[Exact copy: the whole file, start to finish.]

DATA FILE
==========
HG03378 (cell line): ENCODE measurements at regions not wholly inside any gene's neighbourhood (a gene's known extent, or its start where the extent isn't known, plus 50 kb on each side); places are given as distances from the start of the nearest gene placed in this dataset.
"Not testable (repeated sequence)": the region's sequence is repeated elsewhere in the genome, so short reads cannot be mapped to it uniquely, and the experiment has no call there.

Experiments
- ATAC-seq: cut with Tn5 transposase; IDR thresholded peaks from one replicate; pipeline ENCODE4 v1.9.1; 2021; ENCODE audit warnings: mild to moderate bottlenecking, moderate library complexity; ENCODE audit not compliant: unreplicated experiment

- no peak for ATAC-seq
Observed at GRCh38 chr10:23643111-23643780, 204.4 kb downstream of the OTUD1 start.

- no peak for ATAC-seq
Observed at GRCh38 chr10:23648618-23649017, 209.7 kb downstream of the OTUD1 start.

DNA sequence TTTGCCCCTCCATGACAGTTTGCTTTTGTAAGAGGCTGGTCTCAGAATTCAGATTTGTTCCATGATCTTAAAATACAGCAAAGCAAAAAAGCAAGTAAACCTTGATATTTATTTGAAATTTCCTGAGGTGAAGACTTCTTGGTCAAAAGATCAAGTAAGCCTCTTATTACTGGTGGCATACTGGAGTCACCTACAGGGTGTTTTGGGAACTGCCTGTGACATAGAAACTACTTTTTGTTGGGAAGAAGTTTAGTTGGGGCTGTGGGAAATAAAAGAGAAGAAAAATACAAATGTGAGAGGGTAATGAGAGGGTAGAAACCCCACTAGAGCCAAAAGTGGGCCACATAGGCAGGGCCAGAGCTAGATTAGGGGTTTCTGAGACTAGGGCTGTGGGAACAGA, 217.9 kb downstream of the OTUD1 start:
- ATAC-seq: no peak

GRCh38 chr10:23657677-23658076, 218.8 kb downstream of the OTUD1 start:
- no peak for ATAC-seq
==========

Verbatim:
HG03378 (cell line): ENCODE measurements at regions not wholly inside any gene's neighbourhood (a gene's known extent, or its start where the extent isn't known, plus 50 kb on each side); places are given as distances from the start of the nearest gene placed in this dataset.
"Not testable (repeated sequence)": the region's sequence is repeated elsewhere in the genome, so short reads cannot be mapped to it uniquely, and the experiment has no call there.

Experiments
- ATAC-seq: cut with Tn5 transposase; IDR thresholded peaks from one replicate; pipeline ENCODE4 v1.9.1; 2021; ENCODE audit warnings: mild to moderate bottlenecking, moderate library complexity; ENCODE audit not compliant: unreplicated experiment

- no peak for ATAC-seq
Observed at GRCh38 chr10:23643111-23643780, 204.4 kb downstream of the OTUD1 start.

- no peak for ATAC-seq
Observed at GRCh38 chr10:23648618-23649017, 209.7 kb downstream of the OTUD1 start.

DNA sequence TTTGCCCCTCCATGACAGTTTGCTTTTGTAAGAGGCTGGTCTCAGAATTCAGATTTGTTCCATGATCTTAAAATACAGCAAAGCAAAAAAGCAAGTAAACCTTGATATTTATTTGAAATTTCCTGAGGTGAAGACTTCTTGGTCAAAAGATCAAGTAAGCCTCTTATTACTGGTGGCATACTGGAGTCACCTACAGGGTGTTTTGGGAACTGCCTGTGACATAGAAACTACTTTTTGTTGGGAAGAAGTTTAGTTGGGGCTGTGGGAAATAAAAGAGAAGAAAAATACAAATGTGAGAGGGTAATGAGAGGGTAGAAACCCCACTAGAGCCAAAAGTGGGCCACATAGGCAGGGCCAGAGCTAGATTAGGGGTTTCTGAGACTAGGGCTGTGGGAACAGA, 217.9 kb downstream of the OTUD1 start:
- ATAC-seq: no peak

GRCh38 chr10:23657677-23658076, 218.8 kb downstream of the OTUD1 start:
- no peak for ATAC-seq